The second view has made an attempt at least partially to address this flaw of the first view. The movement led by Rev. Maduluwawe Sobhitha has highlighted that the problem is not only the persona of Mahinda Rajapaksa but also the constitution that gives enormous power to the executive president. Hence, it argues that first and foremost the system of executive presidency should be abolished. And the movement has presented a road map as to how the implementation of its proposal would be carried out. It is a two issue short term road map including the abolition of the executive presidency and the reactivation of the 17th Amendment to the Constitution. Of course as many observers have indicated that there are many flaws in this strategy. It depends so much on the existing Parliament in implementing these changes and never even mentions the need of a constitution assembly if the present Parliament fails or refuses to adopt the resolution for the abolition of the executive presidency. One may also argue that a program that focuses only on two issues is not adequate to launch a strong campaign against the incumbent president. Given the nature of the strategy that is essentially short-term, this criticism may not be fair. The legitimacy of the second view depends in my opinion on two factors. First, it should be able to unleash a process that will lead to more reforms going beyond the stated double issues. It depends of the forces that back Rev Sobhitha’s candidacy. Secondly, it should clearly inform the public what is their alternative if the announced road map fails to work. This would raise the demand for a provisional government and for a constituent assembly.
The third view does not focus on immediate regime change, but on building a social left movement to confront all kind of policies that are anti-democratic, and against popular classes. Sri Lankan experience has amply demonstrated that democracy and social justice depends on the strength of the social left. Social left means new structures, processes, attitudes and values. Third view advances the idea that the intervention in the next presidential election should be on a comprehensive program that covers all aspects of the current crisis with a focus on this medium term objective. Hence it holds the view that social left fields its own candidate in the next presidential election.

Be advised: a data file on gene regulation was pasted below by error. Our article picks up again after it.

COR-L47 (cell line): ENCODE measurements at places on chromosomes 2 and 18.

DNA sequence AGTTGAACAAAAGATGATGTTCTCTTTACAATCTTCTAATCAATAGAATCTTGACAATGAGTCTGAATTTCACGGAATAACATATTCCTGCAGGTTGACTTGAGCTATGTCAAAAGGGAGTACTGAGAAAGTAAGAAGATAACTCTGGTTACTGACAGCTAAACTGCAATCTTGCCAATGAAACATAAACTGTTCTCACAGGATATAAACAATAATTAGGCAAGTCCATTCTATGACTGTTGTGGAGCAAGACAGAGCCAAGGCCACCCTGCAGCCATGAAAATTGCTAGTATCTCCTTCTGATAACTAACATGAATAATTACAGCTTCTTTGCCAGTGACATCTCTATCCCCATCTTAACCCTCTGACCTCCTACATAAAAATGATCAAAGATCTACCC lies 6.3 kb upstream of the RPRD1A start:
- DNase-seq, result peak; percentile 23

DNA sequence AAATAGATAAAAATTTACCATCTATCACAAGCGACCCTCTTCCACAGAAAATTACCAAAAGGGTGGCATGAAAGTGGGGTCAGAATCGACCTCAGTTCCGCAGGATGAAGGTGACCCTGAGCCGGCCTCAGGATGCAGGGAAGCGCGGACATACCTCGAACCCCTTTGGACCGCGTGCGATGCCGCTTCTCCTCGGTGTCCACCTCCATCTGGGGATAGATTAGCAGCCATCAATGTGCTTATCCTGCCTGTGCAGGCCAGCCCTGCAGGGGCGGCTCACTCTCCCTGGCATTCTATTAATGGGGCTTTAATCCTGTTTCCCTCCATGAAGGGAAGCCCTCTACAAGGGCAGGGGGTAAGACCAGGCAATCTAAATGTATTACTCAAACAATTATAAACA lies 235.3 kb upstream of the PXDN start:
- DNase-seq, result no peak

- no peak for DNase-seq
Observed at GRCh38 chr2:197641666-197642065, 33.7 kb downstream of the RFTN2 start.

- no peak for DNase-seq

Can these different views be linked? I will turn to this issue shortly. First, let us take the first and the second views. At least some of those who hold the second view may accept a retreat and would support the first if they think the first and foremost task of the next presidential election is the defeat of MR his regime. Hence, even successful, this will not produce results that would help popular masses. Linking the first with the third is impossible since there is no overlapping of interest between two groups. Can the third be linked with the second? If social left can develop a new mechanism of campaign (something like AAP campaign in India) and new structures, it can identify the second as a point of departure. Point of departure should not be a complete solution. It should posses transitional capacities that depends on structures the campaign creates, institutions it builds, new values it inculcates and new attitudes people advances.
*The writer is a co-coordinator of the Marx School. E-mail: firstname.lastname@example.org